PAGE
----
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We all think about planning for the ‘big’ events, earthquakes, pandemics, volcanic eruptions, but what happens when the event is only ‘your’ problem? Examples are a major IT failure, the loss of a key building or facility or some other disruptive event resulting in the failure to deliver key services to customers. The focus suddenly becomes very much on you: customers are disgruntled and the government and media are on your doorstep.

My experience with organisations across the country is that where a civil defence plan or crisis plan is in place it is assumed business continuity is covered. Where it has been recognised that business continuity plans are needed, the commitment to implement these has been low.

Where staff are implementing business continuity programmes they are using frameworks and guidelines such as the new British Standard (BS22301:2012). While this is relevant, such guidelines are typically hard to understand and even harder to translate to engagement across the organisation if you haven’t any previous experience with business continuity. It’s easy for management and staff to become frustrated with the process, and even if a plan is developed, it is usually never properly tested or maintained.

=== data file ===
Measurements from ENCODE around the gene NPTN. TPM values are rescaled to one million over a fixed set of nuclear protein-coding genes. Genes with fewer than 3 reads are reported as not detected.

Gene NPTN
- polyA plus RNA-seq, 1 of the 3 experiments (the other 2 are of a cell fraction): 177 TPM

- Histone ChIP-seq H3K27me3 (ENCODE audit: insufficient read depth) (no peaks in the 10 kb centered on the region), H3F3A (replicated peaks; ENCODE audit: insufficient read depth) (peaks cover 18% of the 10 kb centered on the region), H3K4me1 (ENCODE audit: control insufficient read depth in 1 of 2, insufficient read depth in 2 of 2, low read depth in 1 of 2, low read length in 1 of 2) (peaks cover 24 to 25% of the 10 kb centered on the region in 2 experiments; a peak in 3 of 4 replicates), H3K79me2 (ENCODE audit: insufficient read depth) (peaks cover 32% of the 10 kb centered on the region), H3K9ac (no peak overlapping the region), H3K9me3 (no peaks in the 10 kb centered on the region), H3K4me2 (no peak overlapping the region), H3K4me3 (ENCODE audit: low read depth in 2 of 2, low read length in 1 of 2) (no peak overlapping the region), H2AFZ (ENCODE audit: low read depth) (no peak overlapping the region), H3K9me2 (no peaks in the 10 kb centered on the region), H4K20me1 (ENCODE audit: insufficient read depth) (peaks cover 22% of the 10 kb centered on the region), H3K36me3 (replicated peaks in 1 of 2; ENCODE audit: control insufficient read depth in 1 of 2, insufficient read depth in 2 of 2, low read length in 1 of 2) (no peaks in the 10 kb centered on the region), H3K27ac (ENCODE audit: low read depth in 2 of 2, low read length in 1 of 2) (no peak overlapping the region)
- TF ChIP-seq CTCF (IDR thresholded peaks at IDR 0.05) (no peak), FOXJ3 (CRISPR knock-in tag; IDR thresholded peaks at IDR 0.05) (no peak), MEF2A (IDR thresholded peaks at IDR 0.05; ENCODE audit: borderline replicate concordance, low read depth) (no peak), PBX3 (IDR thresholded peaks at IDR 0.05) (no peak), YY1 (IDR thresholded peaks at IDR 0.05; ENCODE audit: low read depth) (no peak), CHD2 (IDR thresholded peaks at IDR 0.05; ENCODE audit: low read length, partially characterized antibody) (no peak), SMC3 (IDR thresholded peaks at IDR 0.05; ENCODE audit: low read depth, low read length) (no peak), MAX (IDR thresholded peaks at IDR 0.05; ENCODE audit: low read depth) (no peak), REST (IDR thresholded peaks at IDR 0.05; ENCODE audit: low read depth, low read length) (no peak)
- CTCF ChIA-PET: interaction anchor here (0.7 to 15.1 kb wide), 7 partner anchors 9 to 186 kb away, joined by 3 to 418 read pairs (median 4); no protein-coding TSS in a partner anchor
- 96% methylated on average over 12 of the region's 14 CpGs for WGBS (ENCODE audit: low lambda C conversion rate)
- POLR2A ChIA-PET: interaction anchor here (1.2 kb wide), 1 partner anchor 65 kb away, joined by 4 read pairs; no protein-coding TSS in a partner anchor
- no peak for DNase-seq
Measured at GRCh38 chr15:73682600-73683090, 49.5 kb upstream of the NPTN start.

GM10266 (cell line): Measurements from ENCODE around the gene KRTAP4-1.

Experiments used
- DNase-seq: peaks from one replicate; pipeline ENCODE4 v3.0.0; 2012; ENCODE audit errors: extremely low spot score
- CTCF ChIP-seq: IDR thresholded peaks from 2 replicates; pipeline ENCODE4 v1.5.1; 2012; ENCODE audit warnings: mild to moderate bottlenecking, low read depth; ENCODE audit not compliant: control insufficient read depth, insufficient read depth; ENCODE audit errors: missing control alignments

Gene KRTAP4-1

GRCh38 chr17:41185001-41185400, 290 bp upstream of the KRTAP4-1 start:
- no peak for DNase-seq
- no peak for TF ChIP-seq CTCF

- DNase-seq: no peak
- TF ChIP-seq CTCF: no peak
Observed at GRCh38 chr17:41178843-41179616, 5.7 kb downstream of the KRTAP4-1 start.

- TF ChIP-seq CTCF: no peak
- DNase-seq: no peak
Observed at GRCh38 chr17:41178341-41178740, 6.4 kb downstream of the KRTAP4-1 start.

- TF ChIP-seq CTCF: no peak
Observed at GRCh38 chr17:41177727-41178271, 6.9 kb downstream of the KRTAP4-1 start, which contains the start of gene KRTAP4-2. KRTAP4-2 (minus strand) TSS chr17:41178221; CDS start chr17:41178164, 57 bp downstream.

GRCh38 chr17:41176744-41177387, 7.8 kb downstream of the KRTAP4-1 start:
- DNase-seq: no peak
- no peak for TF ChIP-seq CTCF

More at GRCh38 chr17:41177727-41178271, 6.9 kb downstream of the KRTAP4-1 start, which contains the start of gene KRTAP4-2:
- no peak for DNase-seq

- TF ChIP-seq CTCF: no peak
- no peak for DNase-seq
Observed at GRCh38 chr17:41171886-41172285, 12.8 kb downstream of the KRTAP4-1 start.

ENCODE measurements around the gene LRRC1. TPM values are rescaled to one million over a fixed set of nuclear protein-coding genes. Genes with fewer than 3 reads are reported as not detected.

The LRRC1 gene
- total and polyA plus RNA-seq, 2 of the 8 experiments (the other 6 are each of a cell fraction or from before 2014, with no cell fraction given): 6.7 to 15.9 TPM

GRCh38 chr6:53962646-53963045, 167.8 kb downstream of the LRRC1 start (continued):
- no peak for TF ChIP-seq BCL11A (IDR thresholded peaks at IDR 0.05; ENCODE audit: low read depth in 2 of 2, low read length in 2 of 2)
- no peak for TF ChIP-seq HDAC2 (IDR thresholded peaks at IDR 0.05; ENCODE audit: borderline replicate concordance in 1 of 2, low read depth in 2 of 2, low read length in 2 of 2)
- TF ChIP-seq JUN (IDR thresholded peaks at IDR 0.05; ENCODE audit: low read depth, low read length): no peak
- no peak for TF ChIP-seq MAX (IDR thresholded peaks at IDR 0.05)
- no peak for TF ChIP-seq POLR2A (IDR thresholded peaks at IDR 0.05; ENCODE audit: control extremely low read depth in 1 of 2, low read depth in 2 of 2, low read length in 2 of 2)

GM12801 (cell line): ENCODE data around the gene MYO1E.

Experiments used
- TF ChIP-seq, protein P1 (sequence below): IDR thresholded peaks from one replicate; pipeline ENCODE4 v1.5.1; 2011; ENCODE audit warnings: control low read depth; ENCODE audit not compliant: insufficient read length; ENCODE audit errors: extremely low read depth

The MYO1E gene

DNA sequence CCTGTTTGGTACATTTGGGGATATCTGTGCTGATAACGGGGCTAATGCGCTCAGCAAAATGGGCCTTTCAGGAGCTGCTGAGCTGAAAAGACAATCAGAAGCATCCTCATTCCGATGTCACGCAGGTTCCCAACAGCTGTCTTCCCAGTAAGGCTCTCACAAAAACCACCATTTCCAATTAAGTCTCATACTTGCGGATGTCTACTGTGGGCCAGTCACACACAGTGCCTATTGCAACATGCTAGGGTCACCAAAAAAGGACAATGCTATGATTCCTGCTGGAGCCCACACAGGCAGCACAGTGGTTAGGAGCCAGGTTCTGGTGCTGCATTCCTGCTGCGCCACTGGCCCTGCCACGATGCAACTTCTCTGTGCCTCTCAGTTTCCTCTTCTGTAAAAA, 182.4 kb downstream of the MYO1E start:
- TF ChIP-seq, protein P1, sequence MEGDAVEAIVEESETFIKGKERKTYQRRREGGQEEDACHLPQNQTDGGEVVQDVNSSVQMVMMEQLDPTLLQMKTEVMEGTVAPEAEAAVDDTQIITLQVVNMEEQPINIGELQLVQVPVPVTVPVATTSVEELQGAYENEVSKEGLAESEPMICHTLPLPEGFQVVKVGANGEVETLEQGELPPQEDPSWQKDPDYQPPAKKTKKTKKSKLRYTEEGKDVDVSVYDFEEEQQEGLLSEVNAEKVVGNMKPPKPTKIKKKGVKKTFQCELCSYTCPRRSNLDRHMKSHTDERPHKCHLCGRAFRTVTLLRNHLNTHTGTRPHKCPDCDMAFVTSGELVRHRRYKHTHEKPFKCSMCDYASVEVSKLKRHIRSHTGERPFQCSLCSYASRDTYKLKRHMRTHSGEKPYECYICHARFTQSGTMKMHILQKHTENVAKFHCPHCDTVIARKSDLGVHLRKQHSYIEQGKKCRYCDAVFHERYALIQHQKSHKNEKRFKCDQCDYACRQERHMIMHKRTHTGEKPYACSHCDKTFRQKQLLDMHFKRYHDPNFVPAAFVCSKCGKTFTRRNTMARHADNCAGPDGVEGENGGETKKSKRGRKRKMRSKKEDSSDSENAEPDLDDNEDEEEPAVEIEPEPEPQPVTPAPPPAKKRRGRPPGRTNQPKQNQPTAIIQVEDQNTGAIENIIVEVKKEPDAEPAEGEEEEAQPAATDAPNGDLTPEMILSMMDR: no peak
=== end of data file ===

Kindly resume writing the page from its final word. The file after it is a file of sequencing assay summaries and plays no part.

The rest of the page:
Most staff don’t get the right tools or the support to get the job done. One of the reasons for this is the lack of relevant training in New Zealand. We’ve designed a two day business continuity management course to meet this challenge.

“The beauty of going on a training course like this is that you really don’t know what you don’t know. All the other participants with their experience and examples gave you another lens through which to look at your own world. I’d highly recommend this two-day course and say don’t leave it until something happens.”
Jenny Bygrave, Head of Strategic Development, Auckland University of Technology